As part of an assignment for the Audio Technology module for my Music Technology Systems degree, I was tasked with creating two synthesisers a (I decided to create a Karplus-Strong synthesiser and an FM synthesiser), a graphical user interface to control both of these and an audio demonstration, using qlist, lasting about 1 minute and demonstrating the range of timbres available from the synths. Both synthesisers also take MIDI input so notes can be played in from a real or virtual keyboard and the timbral range of the synths can be explored.
The Karplus-Strong Synthesiser
The first synthesiser is a 3-voice polyphonic implementation of the Karplus-Strong algorithm. An impulse of white noise is written to and read from a buffer periodically, with each voice having its own buffer and the read/write period being proportional to the frequency the user wishes to achieve.
Two slight changes have been made to the algorithm. Firstly, the noise input first goes through a low- pass filter at 1500Hz before being written to the buffer. Secondly, in the feedback loop, an average is taken across two samples, using the ‘z~’ object with a delay of one sample. Both of these changes are used to soften the timbre, since the original sound has such a piercingly sharp attack.
One final change is an amplifier with a gain of between 0.93 and 0.99 in the feedback loop to provide a palm-mute style dampening, much like a guitar.
The output from the synthesiser is then sent through two effects, chosen for their common use with electric guitars. The first of which is a variable bandpass filter with the center frequency being controlled via an LFO and the ‘minimum center frequency’, ‘maximum center frequency’ and ‘Q’ being controlled by the user, creating an ‘Auto-Wah’ style effect.
The second effect is a clipping amplifier where the input signal is amplified and then passed through a ‘Clip’ object, with the clipping level being set by the user. Also within the subpath is a system by which the signal output is amplified proportionally to the level at which the signal is clipped, providing a consistent peak-to-peak amplitude no matter what amount of clipping is applied. Both of these effects have a bypass toggle and are bypassed by default.
The FM Synthesiser
The second synth is a monophonic FM synthesiser with the input frequency, set by the user, being modulated by an oscillator with a frequency equalling the carrier frequency multiplied by the harmonic ratio, which is between 0 and 16, and an amplitude between 0 and 2000. Both of these parameters are assigned to the x and y axes of the grid respectively, to be controlled by the user similarly to using a Kaoss Pad.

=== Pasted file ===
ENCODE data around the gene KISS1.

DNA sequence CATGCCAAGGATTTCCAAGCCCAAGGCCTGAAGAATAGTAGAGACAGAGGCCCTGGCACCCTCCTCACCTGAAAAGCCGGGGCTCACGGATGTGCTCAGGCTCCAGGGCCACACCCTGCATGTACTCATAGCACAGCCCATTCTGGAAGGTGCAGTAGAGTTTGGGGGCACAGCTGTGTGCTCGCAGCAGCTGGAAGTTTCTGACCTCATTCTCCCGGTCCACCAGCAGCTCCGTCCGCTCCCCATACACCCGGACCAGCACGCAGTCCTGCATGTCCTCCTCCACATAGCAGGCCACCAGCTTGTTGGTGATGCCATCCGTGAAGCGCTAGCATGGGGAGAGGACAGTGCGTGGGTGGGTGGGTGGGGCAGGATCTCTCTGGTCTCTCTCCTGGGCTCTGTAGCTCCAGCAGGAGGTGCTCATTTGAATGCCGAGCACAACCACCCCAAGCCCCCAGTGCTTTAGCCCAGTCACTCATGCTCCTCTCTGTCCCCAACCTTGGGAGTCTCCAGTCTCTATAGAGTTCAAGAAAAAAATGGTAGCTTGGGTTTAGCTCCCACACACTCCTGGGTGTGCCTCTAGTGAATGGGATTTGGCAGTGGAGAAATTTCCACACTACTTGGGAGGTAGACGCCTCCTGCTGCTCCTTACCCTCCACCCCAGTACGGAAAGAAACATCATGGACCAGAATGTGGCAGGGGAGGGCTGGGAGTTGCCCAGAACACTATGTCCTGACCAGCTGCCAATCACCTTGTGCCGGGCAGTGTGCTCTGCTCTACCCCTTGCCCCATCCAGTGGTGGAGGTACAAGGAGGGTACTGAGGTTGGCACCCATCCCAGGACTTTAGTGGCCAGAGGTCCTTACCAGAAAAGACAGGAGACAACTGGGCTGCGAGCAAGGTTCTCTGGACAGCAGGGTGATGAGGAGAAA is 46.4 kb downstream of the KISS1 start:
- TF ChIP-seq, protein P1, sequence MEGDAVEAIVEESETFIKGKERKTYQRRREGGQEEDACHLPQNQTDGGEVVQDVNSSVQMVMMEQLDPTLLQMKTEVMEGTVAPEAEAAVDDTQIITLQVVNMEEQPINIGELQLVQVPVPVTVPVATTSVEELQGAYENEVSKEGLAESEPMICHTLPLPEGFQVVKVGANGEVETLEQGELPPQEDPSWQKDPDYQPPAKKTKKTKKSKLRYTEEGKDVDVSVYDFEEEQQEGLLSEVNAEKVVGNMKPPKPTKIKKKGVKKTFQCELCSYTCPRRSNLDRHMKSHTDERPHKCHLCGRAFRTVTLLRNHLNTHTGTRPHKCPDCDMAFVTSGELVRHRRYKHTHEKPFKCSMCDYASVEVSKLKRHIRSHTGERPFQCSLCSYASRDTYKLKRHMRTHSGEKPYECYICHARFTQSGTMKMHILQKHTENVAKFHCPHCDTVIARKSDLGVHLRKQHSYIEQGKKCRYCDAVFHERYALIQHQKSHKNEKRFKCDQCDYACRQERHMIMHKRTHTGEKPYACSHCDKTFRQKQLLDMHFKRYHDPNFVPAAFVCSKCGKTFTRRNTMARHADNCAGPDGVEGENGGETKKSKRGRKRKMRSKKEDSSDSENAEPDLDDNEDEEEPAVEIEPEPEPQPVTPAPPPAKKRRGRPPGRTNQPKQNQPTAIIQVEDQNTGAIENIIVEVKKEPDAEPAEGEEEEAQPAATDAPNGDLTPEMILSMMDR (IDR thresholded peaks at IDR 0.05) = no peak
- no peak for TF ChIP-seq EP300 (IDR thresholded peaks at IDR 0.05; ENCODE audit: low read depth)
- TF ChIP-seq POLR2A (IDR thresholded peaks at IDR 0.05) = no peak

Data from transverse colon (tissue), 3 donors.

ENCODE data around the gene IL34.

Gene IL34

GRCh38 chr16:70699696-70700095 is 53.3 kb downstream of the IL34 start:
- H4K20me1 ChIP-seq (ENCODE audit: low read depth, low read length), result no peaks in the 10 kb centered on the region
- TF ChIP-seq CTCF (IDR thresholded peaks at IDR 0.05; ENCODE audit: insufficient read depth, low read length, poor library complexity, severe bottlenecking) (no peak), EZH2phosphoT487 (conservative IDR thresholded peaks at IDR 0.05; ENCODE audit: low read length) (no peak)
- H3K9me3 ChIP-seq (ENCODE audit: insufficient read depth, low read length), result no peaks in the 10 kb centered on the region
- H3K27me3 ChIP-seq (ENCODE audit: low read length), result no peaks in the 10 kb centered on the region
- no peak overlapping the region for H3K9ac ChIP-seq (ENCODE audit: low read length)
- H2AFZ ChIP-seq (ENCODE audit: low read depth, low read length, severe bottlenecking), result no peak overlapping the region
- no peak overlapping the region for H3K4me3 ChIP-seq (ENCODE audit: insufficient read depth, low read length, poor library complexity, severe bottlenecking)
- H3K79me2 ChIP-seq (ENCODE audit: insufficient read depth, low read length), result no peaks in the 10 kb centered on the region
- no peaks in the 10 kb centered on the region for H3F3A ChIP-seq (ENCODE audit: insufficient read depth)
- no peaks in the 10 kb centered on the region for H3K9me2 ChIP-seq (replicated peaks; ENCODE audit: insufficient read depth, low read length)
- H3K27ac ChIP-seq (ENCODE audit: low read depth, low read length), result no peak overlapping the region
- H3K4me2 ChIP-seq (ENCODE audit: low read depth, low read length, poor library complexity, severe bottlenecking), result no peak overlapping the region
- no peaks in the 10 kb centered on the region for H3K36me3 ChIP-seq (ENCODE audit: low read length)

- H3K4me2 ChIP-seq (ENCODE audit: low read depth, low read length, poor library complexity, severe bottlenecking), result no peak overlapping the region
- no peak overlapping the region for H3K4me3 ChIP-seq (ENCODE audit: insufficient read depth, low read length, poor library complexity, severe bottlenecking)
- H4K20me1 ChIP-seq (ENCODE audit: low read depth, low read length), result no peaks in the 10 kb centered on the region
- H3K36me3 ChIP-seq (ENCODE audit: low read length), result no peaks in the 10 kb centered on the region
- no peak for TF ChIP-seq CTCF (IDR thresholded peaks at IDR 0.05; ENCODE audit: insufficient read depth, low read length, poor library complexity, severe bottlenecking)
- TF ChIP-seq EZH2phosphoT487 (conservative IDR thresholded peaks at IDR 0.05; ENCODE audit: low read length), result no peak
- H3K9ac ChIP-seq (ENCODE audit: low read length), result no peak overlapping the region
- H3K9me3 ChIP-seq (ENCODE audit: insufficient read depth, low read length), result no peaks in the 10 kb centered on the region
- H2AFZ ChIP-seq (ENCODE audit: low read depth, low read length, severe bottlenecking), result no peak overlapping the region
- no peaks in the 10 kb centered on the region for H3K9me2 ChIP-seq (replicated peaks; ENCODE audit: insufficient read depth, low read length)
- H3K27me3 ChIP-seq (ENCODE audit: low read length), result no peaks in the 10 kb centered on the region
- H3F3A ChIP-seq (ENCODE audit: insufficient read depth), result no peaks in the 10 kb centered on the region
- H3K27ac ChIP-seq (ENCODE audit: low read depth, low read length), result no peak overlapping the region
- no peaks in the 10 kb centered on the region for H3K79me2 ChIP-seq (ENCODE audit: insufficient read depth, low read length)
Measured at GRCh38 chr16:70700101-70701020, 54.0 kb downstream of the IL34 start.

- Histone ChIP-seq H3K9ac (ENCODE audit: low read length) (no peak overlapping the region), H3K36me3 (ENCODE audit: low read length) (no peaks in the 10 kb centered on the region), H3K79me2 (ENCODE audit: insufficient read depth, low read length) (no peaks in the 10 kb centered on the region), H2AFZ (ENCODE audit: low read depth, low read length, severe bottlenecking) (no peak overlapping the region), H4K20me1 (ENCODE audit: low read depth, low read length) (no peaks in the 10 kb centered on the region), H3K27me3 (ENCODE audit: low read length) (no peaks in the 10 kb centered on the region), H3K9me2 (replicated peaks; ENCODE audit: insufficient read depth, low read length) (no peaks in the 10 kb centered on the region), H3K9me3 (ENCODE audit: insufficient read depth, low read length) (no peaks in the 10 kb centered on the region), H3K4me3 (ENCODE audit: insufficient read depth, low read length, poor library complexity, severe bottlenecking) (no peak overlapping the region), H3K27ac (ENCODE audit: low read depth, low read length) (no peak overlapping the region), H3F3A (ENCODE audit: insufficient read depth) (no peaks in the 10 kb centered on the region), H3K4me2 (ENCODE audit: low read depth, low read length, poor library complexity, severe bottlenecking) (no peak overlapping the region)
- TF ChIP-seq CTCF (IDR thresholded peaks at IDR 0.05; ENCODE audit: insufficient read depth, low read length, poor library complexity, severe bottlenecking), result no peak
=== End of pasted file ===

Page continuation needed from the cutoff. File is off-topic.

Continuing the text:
The synthesiser is routed to an ADSR envelope. Each parameter of which is sent from 4 corresponding vertical sliders in the main GUI, which all have different ranges depending on their use.
After producing signals and routing them through their respective effects, both synths are sent to one of two arrays in the GUI, panned, sent through a stereo reverb and are controlled by a master volume slider. Each synth has their own volume slider and mute toggle, using a sub patch based on the ‘vline~’ object which eliminates clicking from audio signals and multiplying the output by a toggle output. The same sub patch is then reused just before the ‘dac~’ output to create a master volume and mute.
Both synthesisers also feature panning via two knobs in the GUI. The method of using one knob to produce two outputs, one which varies from 0 to 1 and one which produces the inverse, is also reused in the wet/dry mix of the reverb.
The reverb is based on the ‘freeverb~’ object and has controls for the room size, damping, width and wet/dry mix on the GUI. ‘Freeverb’ is a stereo reverb so the stereo output from each synthesiser is processed and sent to the stereo output and stereo VU meters seen in the GUI.
The audio demonstration is based on the composition ‘Marble Machine – PIANO VERSION’ written by Swedish composer and crazy instrument inventor Martin Molin. The piece was changed to 120bpm to make writing it to qlist easier and the left and right hands of the piano part were split across the two synthesisers and slightly adapted to accommodate the FM synth being monophonic.